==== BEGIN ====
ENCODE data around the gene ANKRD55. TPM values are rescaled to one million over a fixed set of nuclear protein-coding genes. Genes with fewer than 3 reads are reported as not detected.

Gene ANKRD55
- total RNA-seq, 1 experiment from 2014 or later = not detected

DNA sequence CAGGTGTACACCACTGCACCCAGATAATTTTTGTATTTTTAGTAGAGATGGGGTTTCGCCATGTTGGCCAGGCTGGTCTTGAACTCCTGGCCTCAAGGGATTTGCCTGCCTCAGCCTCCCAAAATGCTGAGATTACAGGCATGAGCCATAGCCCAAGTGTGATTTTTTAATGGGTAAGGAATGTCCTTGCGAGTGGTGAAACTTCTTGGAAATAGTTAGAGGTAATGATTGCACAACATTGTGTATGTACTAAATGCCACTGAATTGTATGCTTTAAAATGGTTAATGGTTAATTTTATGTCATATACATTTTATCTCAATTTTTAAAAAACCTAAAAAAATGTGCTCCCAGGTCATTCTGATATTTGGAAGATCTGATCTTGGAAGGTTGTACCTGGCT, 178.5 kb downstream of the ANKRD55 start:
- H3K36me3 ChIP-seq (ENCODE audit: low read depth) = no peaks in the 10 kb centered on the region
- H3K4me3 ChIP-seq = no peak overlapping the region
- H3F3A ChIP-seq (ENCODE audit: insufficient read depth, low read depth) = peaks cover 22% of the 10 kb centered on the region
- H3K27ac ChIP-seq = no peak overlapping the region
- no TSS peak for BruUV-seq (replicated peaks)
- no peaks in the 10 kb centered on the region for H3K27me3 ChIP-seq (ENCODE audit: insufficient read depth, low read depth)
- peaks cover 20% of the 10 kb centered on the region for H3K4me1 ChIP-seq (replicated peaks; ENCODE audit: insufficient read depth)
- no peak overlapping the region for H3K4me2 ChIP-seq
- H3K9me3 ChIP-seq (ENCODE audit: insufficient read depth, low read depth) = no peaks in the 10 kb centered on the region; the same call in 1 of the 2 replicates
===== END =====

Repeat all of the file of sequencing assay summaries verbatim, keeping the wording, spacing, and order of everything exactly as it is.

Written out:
ENCODE data around the gene ANKRD55. TPM values are rescaled to one million over a fixed set of nuclear protein-coding genes. Genes with fewer than 3 reads are reported as not detected.

Gene ANKRD55
- total RNA-seq, 1 experiment from 2014 or later = not detected

DNA sequence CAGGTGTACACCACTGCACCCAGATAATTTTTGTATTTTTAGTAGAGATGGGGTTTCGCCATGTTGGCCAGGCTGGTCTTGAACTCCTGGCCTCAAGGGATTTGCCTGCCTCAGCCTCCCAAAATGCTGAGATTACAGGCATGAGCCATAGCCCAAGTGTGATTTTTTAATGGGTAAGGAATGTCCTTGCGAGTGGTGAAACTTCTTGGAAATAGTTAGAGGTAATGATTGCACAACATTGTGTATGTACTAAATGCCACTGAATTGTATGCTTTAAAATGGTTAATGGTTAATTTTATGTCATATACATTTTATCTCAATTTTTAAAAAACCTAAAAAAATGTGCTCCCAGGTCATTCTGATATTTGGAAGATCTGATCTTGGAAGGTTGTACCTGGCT, 178.5 kb downstream of the ANKRD55 start:
- H3K36me3 ChIP-seq (ENCODE audit: low read depth) = no peaks in the 10 kb centered on the region
- H3K4me3 ChIP-seq = no peak overlapping the region
- H3F3A ChIP-seq (ENCODE audit: insufficient read depth, low read depth) = peaks cover 22% of the 10 kb centered on the region
- H3K27ac ChIP-seq = no peak overlapping the region
- no TSS peak for BruUV-seq (replicated peaks)
- no peaks in the 10 kb centered on the region for H3K27me3 ChIP-seq (ENCODE audit: insufficient read depth, low read depth)
- peaks cover 20% of the 10 kb centered on the region for H3K4me1 ChIP-seq (replicated peaks; ENCODE audit: insufficient read depth)
- no peak overlapping the region for H3K4me2 ChIP-seq
- H3K9me3 ChIP-seq (ENCODE audit: insufficient read depth, low read depth) = no peaks in the 10 kb centered on the region; the same call in 1 of the 2 replicates